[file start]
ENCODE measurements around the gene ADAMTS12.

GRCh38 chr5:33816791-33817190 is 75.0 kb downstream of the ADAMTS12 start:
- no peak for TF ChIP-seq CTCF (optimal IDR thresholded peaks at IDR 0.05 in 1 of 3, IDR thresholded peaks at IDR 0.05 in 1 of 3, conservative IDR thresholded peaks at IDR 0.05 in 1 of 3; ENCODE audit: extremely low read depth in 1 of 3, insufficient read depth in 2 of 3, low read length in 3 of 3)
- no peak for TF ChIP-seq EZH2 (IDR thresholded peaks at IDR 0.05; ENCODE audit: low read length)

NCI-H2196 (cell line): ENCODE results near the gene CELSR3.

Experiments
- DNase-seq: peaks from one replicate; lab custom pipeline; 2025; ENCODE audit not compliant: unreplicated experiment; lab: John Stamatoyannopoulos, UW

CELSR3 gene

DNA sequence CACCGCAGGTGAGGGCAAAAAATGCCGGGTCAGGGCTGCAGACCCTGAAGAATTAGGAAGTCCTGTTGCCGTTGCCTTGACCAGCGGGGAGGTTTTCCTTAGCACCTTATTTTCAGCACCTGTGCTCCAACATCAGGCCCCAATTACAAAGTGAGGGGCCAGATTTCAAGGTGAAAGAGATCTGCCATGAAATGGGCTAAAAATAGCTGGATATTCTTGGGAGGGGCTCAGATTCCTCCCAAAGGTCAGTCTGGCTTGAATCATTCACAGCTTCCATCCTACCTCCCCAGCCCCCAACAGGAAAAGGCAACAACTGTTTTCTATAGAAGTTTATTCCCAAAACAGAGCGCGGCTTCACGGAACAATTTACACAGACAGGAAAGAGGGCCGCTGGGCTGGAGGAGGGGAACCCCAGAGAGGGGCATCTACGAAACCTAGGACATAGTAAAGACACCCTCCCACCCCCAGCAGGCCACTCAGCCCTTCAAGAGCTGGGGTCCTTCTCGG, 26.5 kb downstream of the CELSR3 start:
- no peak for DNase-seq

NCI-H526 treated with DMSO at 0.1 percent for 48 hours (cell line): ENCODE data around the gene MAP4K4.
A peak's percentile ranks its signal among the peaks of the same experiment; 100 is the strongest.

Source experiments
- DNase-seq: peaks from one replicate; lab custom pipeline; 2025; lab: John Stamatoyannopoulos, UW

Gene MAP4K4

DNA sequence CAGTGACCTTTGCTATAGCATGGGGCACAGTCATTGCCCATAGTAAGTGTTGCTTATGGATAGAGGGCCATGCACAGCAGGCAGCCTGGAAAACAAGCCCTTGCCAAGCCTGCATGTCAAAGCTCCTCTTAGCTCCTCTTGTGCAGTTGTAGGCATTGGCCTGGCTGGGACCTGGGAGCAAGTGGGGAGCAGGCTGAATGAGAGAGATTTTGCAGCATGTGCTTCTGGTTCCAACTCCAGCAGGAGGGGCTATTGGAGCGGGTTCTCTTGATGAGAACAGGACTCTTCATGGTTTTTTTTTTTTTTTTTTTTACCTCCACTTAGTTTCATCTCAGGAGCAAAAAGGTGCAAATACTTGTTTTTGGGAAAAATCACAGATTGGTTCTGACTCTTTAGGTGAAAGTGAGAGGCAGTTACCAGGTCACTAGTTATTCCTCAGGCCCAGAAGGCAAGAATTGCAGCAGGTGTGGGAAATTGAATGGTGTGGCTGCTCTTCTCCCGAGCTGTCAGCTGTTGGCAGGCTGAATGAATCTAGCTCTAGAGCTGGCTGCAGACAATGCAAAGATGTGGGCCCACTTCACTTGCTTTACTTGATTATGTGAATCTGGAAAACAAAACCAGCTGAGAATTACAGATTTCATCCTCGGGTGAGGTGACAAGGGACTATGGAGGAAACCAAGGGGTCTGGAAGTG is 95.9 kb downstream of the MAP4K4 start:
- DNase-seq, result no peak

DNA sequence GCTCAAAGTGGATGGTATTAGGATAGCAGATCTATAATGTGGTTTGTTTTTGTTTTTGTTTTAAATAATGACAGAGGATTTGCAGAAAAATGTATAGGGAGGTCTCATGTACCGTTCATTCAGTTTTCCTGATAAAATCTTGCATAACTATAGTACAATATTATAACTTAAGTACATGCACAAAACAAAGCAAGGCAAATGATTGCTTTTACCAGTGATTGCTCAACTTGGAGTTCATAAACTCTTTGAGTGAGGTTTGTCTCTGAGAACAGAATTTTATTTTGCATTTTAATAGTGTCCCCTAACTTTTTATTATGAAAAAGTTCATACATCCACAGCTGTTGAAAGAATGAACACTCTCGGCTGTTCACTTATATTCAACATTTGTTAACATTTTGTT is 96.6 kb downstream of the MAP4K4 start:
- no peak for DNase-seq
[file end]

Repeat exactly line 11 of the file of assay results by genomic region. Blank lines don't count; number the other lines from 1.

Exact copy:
NCI-H526 treated with DMSO at 0.1 percent for 48 hours (cell line): ENCODE data around the gene MAP4K4.